A Study of the Geology of the Rocks of the Huntington Formation in the Izee and Olds Ferry Terrains of the Blue Mountains Region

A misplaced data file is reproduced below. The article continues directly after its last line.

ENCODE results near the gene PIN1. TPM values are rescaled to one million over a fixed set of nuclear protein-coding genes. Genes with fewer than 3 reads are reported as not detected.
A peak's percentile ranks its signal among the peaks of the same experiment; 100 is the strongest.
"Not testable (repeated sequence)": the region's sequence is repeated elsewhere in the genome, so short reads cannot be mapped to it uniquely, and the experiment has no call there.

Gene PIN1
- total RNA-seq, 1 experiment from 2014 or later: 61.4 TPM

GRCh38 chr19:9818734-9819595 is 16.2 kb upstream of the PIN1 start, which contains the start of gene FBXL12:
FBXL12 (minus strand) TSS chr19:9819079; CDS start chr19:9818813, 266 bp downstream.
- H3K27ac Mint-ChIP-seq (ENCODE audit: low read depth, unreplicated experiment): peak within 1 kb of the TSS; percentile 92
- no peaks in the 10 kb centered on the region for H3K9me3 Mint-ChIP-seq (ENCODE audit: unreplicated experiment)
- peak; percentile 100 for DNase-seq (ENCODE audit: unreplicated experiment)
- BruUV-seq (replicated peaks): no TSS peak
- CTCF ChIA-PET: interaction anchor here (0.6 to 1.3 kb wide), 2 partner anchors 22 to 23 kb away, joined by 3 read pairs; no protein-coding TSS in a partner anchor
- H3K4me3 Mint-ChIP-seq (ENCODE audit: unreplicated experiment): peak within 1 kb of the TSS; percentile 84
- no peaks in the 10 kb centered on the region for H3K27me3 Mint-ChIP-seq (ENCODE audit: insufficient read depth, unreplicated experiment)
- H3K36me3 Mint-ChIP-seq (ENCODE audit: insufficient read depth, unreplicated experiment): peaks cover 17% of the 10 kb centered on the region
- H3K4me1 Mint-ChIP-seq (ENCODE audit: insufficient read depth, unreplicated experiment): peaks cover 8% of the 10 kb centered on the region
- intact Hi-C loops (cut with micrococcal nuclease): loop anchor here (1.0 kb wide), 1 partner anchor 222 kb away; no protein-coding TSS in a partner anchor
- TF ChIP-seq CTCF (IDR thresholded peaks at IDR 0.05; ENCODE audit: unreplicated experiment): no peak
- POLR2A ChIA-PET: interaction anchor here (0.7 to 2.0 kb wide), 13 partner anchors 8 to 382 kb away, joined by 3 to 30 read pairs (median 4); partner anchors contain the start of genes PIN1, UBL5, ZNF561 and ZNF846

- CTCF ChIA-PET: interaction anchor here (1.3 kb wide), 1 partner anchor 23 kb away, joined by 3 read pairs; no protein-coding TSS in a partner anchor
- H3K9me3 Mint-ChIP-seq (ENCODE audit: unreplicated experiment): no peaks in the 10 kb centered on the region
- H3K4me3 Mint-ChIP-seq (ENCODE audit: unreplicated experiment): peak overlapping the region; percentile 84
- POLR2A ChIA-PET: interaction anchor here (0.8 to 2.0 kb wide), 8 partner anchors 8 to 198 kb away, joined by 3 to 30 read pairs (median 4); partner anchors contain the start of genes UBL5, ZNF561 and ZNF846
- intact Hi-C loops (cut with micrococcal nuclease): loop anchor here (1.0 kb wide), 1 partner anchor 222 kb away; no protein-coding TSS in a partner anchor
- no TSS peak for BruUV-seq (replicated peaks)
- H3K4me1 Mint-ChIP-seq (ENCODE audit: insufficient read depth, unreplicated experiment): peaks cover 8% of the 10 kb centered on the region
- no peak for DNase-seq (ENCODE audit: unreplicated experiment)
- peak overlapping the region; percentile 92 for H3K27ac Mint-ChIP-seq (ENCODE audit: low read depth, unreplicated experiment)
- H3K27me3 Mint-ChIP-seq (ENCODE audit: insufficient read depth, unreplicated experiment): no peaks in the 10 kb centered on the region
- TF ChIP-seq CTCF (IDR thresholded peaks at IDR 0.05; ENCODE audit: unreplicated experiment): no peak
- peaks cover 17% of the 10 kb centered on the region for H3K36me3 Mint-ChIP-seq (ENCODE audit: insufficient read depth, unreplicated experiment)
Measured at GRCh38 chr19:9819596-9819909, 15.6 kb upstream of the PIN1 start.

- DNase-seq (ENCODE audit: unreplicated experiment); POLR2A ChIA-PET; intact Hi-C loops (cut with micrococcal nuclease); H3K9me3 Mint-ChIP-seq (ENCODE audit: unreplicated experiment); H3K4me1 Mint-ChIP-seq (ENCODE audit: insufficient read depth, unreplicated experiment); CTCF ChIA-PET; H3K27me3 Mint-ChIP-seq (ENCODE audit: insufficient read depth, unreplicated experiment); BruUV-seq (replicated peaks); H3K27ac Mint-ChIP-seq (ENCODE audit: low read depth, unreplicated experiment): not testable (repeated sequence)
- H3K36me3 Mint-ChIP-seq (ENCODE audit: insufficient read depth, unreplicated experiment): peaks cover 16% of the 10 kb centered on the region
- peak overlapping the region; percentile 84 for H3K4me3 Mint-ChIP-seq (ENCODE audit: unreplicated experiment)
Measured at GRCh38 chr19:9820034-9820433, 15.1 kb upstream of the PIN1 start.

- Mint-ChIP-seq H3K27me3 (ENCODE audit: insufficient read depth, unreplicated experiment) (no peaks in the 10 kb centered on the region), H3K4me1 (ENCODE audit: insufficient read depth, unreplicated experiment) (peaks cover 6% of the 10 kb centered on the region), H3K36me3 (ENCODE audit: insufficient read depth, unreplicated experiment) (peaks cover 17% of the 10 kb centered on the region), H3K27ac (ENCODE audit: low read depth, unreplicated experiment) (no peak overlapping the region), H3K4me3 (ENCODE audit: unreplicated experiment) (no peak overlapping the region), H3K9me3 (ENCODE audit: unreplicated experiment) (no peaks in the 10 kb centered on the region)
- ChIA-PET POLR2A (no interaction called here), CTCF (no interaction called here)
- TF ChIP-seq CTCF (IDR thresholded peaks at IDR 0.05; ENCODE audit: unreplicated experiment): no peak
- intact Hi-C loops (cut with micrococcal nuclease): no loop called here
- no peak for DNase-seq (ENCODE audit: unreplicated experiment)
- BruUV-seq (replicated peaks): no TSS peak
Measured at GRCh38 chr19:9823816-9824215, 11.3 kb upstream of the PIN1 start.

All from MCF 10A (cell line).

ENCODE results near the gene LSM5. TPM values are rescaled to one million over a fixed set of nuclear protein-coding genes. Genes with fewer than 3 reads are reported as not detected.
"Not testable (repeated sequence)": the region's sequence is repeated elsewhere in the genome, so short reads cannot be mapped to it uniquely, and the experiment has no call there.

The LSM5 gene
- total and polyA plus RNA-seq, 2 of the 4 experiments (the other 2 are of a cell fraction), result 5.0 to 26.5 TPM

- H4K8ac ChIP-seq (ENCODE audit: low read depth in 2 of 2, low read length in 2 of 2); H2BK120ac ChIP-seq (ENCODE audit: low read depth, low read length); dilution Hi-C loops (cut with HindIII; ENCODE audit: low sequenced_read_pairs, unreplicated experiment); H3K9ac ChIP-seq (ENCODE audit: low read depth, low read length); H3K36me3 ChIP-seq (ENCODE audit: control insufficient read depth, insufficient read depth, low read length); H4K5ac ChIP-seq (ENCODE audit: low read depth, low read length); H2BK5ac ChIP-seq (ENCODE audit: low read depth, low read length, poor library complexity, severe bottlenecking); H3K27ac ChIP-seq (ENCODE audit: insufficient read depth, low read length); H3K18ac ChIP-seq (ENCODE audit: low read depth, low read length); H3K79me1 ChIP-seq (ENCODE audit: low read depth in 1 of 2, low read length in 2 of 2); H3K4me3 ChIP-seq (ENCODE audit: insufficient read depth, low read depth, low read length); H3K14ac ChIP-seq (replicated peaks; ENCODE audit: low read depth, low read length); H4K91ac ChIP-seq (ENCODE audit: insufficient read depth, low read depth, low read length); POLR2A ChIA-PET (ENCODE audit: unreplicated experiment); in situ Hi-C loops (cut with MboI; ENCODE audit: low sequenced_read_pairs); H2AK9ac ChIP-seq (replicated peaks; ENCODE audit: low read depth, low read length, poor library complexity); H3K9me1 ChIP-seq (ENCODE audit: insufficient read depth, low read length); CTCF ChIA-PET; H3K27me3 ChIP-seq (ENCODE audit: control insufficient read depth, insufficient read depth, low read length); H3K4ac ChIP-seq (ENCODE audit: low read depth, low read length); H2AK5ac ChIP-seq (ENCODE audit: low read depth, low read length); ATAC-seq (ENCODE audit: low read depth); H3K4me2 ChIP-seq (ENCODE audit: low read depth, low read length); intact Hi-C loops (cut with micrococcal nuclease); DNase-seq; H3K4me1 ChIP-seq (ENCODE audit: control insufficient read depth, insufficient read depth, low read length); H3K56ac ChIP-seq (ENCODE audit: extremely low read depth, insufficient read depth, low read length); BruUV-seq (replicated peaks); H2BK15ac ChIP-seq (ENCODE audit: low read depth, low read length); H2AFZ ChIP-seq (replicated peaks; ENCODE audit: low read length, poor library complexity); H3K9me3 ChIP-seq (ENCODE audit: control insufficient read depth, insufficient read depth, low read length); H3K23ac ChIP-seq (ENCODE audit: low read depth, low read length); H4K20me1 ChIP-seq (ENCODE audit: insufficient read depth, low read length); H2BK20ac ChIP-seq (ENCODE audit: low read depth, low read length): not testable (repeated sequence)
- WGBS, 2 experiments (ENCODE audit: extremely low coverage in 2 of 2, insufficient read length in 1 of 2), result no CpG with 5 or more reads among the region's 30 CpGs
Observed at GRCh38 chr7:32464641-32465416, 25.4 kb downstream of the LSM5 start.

By: Matthew Age: 17Grade: 11IdahoTHE ROCK SPECIMENS THAT I COLLECTED WERE FOUND ALONG A 15-MILE STRETCH OF ROAD NORTH OF HUNTINGTON, OREGON, ON THE WEST SIDE OF THE SNAKE RIVER. They all came from the Huntington Formation in the Izee and Olds Ferry terraines, both of which are in the Blue Mountains Region.Both the Izee and the Olds Ferry terraines, along with nearby Wallowa and Baker terraines, all formed as a sequence of volcanic islands during the Late Triassic, although the Izee terraine is a sedimentary basin created primarily from the erosion of the other three terraines. Their accretion to the North American front can be explained through a hypothesized series of events.Approximately 370 to 270 million years ago (MYA), between the Late Devonian and Early Permian, the Wallowa terraine formed at an ancient subduction boundary west of the North American craton. Based on current paleomagnetic data, the island arc began its accretion onto the North American western front at about 11° to 19° North between 270 and 260 MYA. This process continued for several million years, until the first third of the Mesozoic, when the subduction zone beneath the island arc shifted, leaving the volcanoes forming the Baker terraine lying dormant and creating the new volcanoes of the Olds Ferry terraine. On the intra-arc region between the Olds Ferry terraine and the Baker terraine formed the sedimentary deposits composing the Izee terraine. Also about that time, 190-155 MYA, the Blue Mountains island arc, as it has come to be called, and the North American continent begin moving northward together. Finally, about 155-115 MYA, from the beginning of the Kimmeridgian of the Jurassic to midway through the Aptian of the Cretaceous, the entire Blue Mountains island arc collided with western North America. During the Tertiary, 65-5.3 MYA, the new front was covered by other volcanic rocks, and since the Late Miocene, 6 MYA to the present, has been uplifted and eroded.Modern-day evidence of this model of continental accretion and subduction zone movement can be seen in the Aleutian Islands of Alaska and their neighboring seamounts.It was during the Late Cretaceous as well that the western end of the continent saw the onset of plutonism; the Idaho batholith is one of these types of intrusive deposits prominent in this area. The onset of plutonism itself could have been due to the change in crustal plate movement. Since the subduction zone did not just disappear after the entire Blue Mountains arc was accreted, it can be assumed that it went on to form the Cascade volcanic mountain range.The Olds Ferry terraine formed approximately 226-222 MYA, during the Late Triassic. The terraine mostly consists of volcanic (flow) and volcaniclastic (pyroclastic and epiclastic) rocks, although only volcanic (flow) rock specimens were collected on my expedition. In addition, siliceous plutonic bodies occur locally. The volcanic (flow) rocks range in composition from basalt to rhyolite.The Izee terraine, as stated earlier, is composed of clastic sedimentary rocks of Jurassic age. The sedimentary rocks formed primarily from igneous rocks of the Olds Ferry and Wallowa terraines.The accretion process caused severe metamorphism, as did the more recent volcanic activity in the region. Therefore, almost all the specimens collected that originally appeared as igneous rocks in the Olds Ferry terraine, and as sedimentary rocks in the Izee terraine, were metamorphosed in one way or another.Rock DescriptionsThe first specimen, a slightly metamorphosed porphyritic basalt, shows oxidization and another form of slight discoloration on the external side, while large white phenocrysts are visible on the inward side. The phenocrysts, which are quartz and plagioclase crystals, range in size from 1 millimeter in diameter to microscopic grains of an indeterminable size. Their presence indicates two-stage cooling in the original rock. The basalts of the Huntington Formation are distinctly fine grained, with an aphanitic texture. Grains of interbedded fossilferous marine sediment on specimens collected from the Huntington Formation by other parties indicate that these lavas were erupted in a submarine environment.The second rock is an aphanitic-textured basalt porphyry. It has mostly phenocrysts of quartz and plagioclase, but a few unknown types of minerals are also present. The largest phenocryst is 4 millimeters in width, while the smallest are no larger than the surrounding matrix itself. This specimen is an extrusive deposit covering the Huntington Formation, coming from the well-known Columbia River basalts. The date of intrusion is somewhere in the Miocene, approximately 23 to 5.3 MYA. This specimen also shows signs of severe mechanical weathering. Judging by the way the outcrop that the specimen came from was cracked, and by the fact that local weather conditions make for frequent freeze/thaw, ice wedging is the most obvious agent.The third specimen collected is a weakly contact metamorphosed rhyolite. Much of the parent rock is still visible in this sample in the form of phenocrysts. The majority of phenocrysts are only about 5 millimeters in size. The texture is fine-grained crystalline. The rock is nonfoliated, with patches of biotite mica and potassium feldspar present. Slight oxidization on the outer edge provides evidence of chemical weathering.The fourth rock is an unaltered fragment of porphyritic basalt, identical in all respects to the first specimen. The basalt contains relatively few phenocrysts that range in size from 1 millimeter to 3 millimeters. As with the earlier specimen, the phenocrysts are quartz and plagioclase.The fifth sample of rock is a plutonic granite. It is one of the siliceous plutonic bodies that invaded the Olds Ferry terraine between the end of the Jurassic and the beginning of the Cretaceous periods. The specimen has a rough, phaneritic texture, coarsely crystalline and indicating the slowest rate of cooling. Large grains of pink potassium feldspar, along with smaller, darker grains of mica and some amphibole are visible.The sixth specimen, which is also one of the most interesting, is a pyroclastic tuff. It obviously came from a felsic to intermediate eruption, the latter being the more likely cause. The ash and debris would have to have traveled a considerable distance, as the site of discovery is located approximately 240 miles from the nearest volcano, Mt. Jefferson. The rock is finely grained and flakes off at the touch. There are several pieces of pyroclastic debris visible, the largest 1.5 centimeters in diameter. After settling, this layer of ash was covered with sediment, and then hardened. Since radiometric dating was not a realistic option for this writer, it is impossible to give an estimate as to the time of arrival. My best hypothesis is that it came from one of the Tertiary eruptions that blanketed the area before the last ice age.While conducting my rock hunt, I repeatedly observed a series of quartz bands running through the exposed Huntington Formation basalts. Extracting one, though, was difficult. I finally succeeded in finding one weathered enough to remove. The bands are a post-arrival addition to the basalts. They are hydrothermal and formed when superheated water, saturated with silica, flowed through the cracks in the basalts and rhyolites caused by the regional metamorphism. Then, in a geologic blink that lasted approximately 10 to 20 thousand years, the western coast of North America expanded far enough, the subducting plate feeding the hot water moved farther and farther out, and the water quit flowing. The silica that had been collecting in the veins finally hardened into what it is today. The texture of the quartz is a typically fine-grained crystalline. Shades of color in the quartz vary, but white, clear, and light gray are its primary colors.After journeying approximately seven miles down the road, I left the exposure of the Olds Ferry terraine and began encountering the masses of sedimentary rocks present in the Izee terraine. The first, and most common, was a rough, terrigenous breccia composed primarily of angular chunks of the metamorphic and volcanic rocks previously encountered. The Olds Ferry rhyolite appears in the form of several pieces each 2 centimeters long by 1 centimeter wide. There is one grain made of granite approximately 3 centimeters long by 1.5 centimeters wide. The grains of rhyolite and granite, along with an unknown and extremely oxidized mineral, surround a much larger matrix of unaltered basalt from either the Baker terraine or the Olds Ferry terraine. Slight banding in some of the minerals is evidence of the metamorphism caused by the arrival to the front.The next specimen collected in the Izee terraine arrived at an unknown time. It is an arkosic siltstone, slightly metamorphosed and featuring a series of thin quartzite bands. The unmetamorphosed particles are less than 0.06 millimeters in size and very smooth. The round grains provide insight that this rock formed as a result of the depositing of terrigenous sediments. This further complicates the matter of deciding on the origin of the stone. The silicate sand grain could have formed early on, weathered from the Blue Mountains island arc's rhyolites, or at a later date, brought in by the Snake River that flows close by. It is this writer's opinion that this rock had indeed formed elsewhere. I base this on the fact that this rock specimen is rounded in a way that points to a long period of time spent in a stream or river, and that no other specimens of an arkosic siltstone have been documented in the Izee terraine. I believe it was transported to the terraine by the Snake River after the Blue Mountains region formed.The explanation for the metamorphosed quartzite bands in that scenario could stem from one of two places: either from exposure to the formation of the Idaho batholith, or, more likely, exposure to the formation of the Snake River plain.The tenth specimen is a cataclasite that originally formed at a normal fault in a layer of metabasalt in the Huntington Formation. When discovered, though, the hanging wall had slid far enough down that the footwall metabasalt was grinding against an unknown rock type, igneous in origin. The cataclasite is extremely flaky and shows over 17 different layers, most of which display oxidization and hydrothermal buildup. The fault that the cataclasite was found in ran for a considerable distance before disappearing back into the hillside. The fact that the rock was eroding more rapidly than the surrounding igneous rocks suggests that it does not weather well and was only recently exposed.Conclusion The area in which I collected my samples is very rich in geologic history yet is undocumented and lacks detailed geologic maps. The rock types found within are mostly igneous types that would be formed in an oceanic environment, along with sedimentary rocks that formed as other igneous rocks weathered. Most of these rocks were then metamorphosed as they accreted to the western front of the North American continent and exposed to the extreme volcanic activity that ensued. Some are post-arrival intrusive deposits, either the igneous plutons that caused the metamorphism, the sedimentary rocks moved possibly hundreds of miles by the Snake River, or ash deposits from the many active volcanoes in the region.References Alt, David D. and Donald W. Hyndman. Roadside Geology of Idaho. Missoula, Montana: Mountain Press Publishing Company, 1989.Alt, David D., and Donald W. Hyndman. Roadside Geology of Oregon. Missoula, Montana: Mountain Press Publishing Company, 1989.Cooper, John D., Richard H. Miller, and Jacqueline Patterson. A Trip Through Time: Principals of Historical Geology. London: Merrill Publishing Company, 1986."Geologic Time Chart." Webster's New World Dictionary of the American Language. 1986."Geological Time Scale." The Barnes & Noble Encyclopedia. 1992Geology of the Blue Mountains Region of Oregon, Idaho, and Washington: Petrology and Tectonic Evolution of Pre-Tertiary Rocks of the Blue Mountains Region. Eds. Tracy L. Vallier and Howard C. Brooks. Washington, DC: United States Government Printing Office, 1995.Halstead, L. Beverly. Dinosaurs & Prehistoric Life: A Look at the Animals and Plants of Prehistory. Philadelphia: Running Press, 1994.Maley, Terry. Exploring Idaho Geology. Boise, Idaho: Mineral Land Publications, 1987.Northrup, C.J. Personal interview. 12 December 1998.Tarbuck, Edward J. and Frederick K. Lutgens. Earth: An Introduction to Physical Geology. Upper Saddle River, New Jersey: Prentice Hall, 1996.Vance, Lynda. Personal interview. 22 December 1998.Weishample, D. B., P. Dodson, and H. Osmolska. The Dinosauria. Eds. Berkeley: University of California Press, 1990.